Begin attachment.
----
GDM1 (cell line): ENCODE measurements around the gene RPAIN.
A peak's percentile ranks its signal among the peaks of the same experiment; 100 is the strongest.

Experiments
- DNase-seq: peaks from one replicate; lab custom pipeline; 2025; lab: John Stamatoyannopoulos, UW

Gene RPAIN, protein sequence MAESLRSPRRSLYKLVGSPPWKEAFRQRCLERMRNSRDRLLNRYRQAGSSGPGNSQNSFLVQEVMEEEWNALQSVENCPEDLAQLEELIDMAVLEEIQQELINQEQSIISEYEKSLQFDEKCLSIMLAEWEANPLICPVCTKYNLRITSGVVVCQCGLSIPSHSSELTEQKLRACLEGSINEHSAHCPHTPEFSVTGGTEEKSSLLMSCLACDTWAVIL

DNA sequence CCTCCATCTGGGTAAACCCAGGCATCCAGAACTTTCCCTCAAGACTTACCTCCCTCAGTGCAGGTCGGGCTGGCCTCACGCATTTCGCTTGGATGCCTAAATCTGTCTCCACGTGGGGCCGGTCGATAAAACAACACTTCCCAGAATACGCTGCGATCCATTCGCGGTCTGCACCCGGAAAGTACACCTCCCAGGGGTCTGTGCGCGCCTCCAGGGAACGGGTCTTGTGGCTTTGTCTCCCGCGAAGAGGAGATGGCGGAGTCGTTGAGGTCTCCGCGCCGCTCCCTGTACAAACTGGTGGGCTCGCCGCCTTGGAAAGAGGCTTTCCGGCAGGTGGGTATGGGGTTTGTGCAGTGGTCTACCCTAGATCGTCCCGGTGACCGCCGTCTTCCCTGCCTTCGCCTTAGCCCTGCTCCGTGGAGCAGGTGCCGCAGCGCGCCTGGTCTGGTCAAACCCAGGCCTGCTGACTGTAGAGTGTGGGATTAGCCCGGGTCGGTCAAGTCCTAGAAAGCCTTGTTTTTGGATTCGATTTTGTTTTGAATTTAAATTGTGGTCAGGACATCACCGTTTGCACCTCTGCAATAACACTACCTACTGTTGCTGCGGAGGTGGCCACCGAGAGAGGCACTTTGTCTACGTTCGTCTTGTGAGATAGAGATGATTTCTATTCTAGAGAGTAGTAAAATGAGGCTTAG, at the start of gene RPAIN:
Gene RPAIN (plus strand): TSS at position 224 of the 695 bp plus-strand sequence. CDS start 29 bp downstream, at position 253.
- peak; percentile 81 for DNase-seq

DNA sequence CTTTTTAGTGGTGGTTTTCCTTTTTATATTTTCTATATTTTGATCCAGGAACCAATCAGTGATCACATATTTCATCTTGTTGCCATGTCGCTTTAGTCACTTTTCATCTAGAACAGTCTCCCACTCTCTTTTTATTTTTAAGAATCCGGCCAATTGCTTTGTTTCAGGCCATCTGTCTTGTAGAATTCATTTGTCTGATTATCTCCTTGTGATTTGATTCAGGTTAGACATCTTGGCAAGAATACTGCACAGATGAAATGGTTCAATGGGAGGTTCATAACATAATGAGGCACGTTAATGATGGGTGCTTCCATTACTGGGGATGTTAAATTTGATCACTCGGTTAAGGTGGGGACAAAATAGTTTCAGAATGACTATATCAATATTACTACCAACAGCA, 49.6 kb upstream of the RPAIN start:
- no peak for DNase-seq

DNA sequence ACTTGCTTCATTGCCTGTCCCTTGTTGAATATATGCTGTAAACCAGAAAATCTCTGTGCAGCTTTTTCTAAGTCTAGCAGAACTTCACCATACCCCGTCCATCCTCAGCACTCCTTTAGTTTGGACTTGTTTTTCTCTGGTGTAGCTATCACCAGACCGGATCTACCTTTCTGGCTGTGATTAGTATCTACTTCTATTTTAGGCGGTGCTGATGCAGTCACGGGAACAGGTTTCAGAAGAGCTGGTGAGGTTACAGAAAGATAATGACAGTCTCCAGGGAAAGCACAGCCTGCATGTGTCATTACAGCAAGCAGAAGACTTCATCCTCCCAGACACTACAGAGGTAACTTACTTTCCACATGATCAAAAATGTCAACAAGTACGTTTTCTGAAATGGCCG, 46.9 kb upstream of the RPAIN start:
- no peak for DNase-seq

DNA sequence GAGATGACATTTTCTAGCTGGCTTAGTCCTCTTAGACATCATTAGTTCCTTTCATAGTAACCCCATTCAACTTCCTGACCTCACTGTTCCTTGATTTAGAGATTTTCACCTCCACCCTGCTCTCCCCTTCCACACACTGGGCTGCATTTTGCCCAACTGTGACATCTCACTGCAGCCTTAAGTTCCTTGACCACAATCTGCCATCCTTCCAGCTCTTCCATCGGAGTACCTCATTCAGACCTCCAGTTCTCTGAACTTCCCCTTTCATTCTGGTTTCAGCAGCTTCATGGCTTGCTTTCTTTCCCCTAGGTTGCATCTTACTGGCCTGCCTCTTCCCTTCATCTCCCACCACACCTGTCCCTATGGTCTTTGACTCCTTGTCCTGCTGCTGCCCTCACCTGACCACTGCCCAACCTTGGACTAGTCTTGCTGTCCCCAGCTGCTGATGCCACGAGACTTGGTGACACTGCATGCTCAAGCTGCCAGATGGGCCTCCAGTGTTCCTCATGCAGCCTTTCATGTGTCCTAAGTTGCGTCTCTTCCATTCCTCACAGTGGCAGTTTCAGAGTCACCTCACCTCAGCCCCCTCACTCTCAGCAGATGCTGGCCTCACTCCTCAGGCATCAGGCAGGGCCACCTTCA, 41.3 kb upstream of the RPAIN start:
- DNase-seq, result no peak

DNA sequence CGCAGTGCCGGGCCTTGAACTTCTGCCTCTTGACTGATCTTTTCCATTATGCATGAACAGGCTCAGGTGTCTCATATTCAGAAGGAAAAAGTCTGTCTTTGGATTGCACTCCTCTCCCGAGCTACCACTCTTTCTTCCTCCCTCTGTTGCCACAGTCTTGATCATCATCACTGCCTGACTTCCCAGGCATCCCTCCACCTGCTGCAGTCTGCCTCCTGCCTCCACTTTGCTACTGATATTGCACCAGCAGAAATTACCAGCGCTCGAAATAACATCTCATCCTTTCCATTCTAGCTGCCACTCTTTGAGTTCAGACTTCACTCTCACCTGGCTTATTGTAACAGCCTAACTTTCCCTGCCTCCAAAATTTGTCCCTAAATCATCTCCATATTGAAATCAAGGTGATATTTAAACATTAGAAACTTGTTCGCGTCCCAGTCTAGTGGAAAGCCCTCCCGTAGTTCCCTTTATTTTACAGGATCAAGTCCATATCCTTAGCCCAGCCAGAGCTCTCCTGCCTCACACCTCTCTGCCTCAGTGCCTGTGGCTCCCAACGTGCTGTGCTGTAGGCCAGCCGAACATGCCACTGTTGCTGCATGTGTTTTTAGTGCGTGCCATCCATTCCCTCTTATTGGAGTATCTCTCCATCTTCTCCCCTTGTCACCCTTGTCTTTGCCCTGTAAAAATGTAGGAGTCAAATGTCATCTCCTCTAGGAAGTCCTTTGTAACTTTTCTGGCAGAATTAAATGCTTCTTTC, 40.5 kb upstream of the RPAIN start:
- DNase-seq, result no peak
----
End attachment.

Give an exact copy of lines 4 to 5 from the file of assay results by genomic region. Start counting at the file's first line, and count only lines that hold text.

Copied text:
- DNase-seq: peaks from one replicate; lab custom pipeline; 2025; lab: John Stamatoyannopoulos, UW

Gene RPAIN, protein sequence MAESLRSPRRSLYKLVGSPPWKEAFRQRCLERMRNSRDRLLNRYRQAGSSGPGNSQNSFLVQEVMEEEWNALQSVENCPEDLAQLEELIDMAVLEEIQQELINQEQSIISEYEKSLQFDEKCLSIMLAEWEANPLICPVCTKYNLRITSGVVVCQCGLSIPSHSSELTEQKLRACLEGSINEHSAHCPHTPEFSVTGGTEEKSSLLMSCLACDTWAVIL